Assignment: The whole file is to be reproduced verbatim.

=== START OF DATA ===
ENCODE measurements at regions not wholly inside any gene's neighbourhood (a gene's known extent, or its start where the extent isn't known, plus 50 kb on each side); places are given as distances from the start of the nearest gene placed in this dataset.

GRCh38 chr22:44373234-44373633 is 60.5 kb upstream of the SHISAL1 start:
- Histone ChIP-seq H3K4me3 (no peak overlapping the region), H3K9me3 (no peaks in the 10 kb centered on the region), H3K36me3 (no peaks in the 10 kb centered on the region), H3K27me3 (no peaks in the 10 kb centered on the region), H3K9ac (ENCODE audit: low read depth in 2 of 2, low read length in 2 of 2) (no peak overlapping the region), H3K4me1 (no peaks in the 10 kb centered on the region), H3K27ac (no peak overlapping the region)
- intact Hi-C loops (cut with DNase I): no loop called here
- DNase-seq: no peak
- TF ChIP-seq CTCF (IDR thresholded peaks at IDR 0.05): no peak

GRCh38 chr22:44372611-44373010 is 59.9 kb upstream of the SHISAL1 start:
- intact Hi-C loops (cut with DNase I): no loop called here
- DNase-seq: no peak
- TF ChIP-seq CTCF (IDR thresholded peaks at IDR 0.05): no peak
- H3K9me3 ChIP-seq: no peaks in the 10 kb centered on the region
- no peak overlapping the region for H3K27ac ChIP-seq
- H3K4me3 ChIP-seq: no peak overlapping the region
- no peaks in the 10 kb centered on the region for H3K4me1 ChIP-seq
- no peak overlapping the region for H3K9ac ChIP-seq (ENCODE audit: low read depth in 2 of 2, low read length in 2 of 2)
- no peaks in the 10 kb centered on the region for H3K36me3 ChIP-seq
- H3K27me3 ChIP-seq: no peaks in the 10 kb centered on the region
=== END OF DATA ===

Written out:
ENCODE measurements at regions not wholly inside any gene's neighbourhood (a gene's known extent, or its start where the extent isn't known, plus 50 kb on each side); places are given as distances from the start of the nearest gene placed in this dataset.

GRCh38 chr22:44373234-44373633 is 60.5 kb upstream of the SHISAL1 start:
- Histone ChIP-seq H3K4me3 (no peak overlapping the region), H3K9me3 (no peaks in the 10 kb centered on the region), H3K36me3 (no peaks in the 10 kb centered on the region), H3K27me3 (no peaks in the 10 kb centered on the region), H3K9ac (ENCODE audit: low read depth in 2 of 2, low read length in 2 of 2) (no peak overlapping the region), H3K4me1 (no peaks in the 10 kb centered on the region), H3K27ac (no peak overlapping the region)
- intact Hi-C loops (cut with DNase I): no loop called here
- DNase-seq: no peak
- TF ChIP-seq CTCF (IDR thresholded peaks at IDR 0.05): no peak

GRCh38 chr22:44372611-44373010 is 59.9 kb upstream of the SHISAL1 start:
- intact Hi-C loops (cut with DNase I): no loop called here
- DNase-seq: no peak
- TF ChIP-seq CTCF (IDR thresholded peaks at IDR 0.05): no peak
- H3K9me3 ChIP-seq: no peaks in the 10 kb centered on the region
- no peak overlapping the region for H3K27ac ChIP-seq
- H3K4me3 ChIP-seq: no peak overlapping the region
- no peaks in the 10 kb centered on the region for H3K4me1 ChIP-seq
- no peak overlapping the region for H3K9ac ChIP-seq (ENCODE audit: low read depth in 2 of 2, low read length in 2 of 2)
- no peaks in the 10 kb centered on the region for H3K36me3 ChIP-seq
- H3K27me3 ChIP-seq: no peaks in the 10 kb centered on the region